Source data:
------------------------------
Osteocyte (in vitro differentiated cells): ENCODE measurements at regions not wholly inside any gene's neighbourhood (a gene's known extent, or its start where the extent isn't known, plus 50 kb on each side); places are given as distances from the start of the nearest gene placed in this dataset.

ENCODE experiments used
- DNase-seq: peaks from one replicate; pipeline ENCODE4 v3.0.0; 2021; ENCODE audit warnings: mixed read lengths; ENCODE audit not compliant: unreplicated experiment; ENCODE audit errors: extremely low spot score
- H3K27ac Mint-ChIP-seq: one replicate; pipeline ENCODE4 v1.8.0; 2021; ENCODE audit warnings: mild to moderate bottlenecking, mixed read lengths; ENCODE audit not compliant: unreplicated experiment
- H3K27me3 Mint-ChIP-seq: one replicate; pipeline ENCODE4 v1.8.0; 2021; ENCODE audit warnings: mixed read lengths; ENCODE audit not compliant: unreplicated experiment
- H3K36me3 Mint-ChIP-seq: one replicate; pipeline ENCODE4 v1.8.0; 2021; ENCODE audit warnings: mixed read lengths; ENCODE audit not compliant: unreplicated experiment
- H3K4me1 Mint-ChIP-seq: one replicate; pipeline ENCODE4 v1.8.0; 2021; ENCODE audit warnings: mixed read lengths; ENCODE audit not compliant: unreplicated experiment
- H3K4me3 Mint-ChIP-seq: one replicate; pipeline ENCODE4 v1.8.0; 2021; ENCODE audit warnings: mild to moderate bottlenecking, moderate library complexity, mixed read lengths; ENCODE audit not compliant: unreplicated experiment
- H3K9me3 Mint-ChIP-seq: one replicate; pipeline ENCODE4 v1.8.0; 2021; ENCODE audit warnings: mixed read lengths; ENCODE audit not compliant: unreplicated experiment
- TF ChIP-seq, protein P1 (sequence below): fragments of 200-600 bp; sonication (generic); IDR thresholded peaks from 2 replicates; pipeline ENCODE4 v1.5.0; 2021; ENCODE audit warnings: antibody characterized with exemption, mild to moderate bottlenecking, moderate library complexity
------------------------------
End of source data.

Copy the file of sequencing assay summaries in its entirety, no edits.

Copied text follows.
Osteocyte (in vitro differentiated cells): ENCODE measurements at regions not wholly inside any gene's neighbourhood (a gene's known extent, or its start where the extent isn't known, plus 50 kb on each side); places are given as distances from the start of the nearest gene placed in this dataset.

ENCODE experiments used
- DNase-seq: peaks from one replicate; pipeline ENCODE4 v3.0.0; 2021; ENCODE audit warnings: mixed read lengths; ENCODE audit not compliant: unreplicated experiment; ENCODE audit errors: extremely low spot score
- H3K27ac Mint-ChIP-seq: one replicate; pipeline ENCODE4 v1.8.0; 2021; ENCODE audit warnings: mild to moderate bottlenecking, mixed read lengths; ENCODE audit not compliant: unreplicated experiment
- H3K27me3 Mint-ChIP-seq: one replicate; pipeline ENCODE4 v1.8.0; 2021; ENCODE audit warnings: mixed read lengths; ENCODE audit not compliant: unreplicated experiment
- H3K36me3 Mint-ChIP-seq: one replicate; pipeline ENCODE4 v1.8.0; 2021; ENCODE audit warnings: mixed read lengths; ENCODE audit not compliant: unreplicated experiment
- H3K4me1 Mint-ChIP-seq: one replicate; pipeline ENCODE4 v1.8.0; 2021; ENCODE audit warnings: mixed read lengths; ENCODE audit not compliant: unreplicated experiment
- H3K4me3 Mint-ChIP-seq: one replicate; pipeline ENCODE4 v1.8.0; 2021; ENCODE audit warnings: mild to moderate bottlenecking, moderate library complexity, mixed read lengths; ENCODE audit not compliant: unreplicated experiment
- H3K9me3 Mint-ChIP-seq: one replicate; pipeline ENCODE4 v1.8.0; 2021; ENCODE audit warnings: mixed read lengths; ENCODE audit not compliant: unreplicated experiment
- TF ChIP-seq, protein P1 (sequence below): fragments of 200-600 bp; sonication (generic); IDR thresholded peaks from 2 replicates; pipeline ENCODE4 v1.5.0; 2021; ENCODE audit warnings: antibody characterized with exemption, mild to moderate bottlenecking, moderate library complexity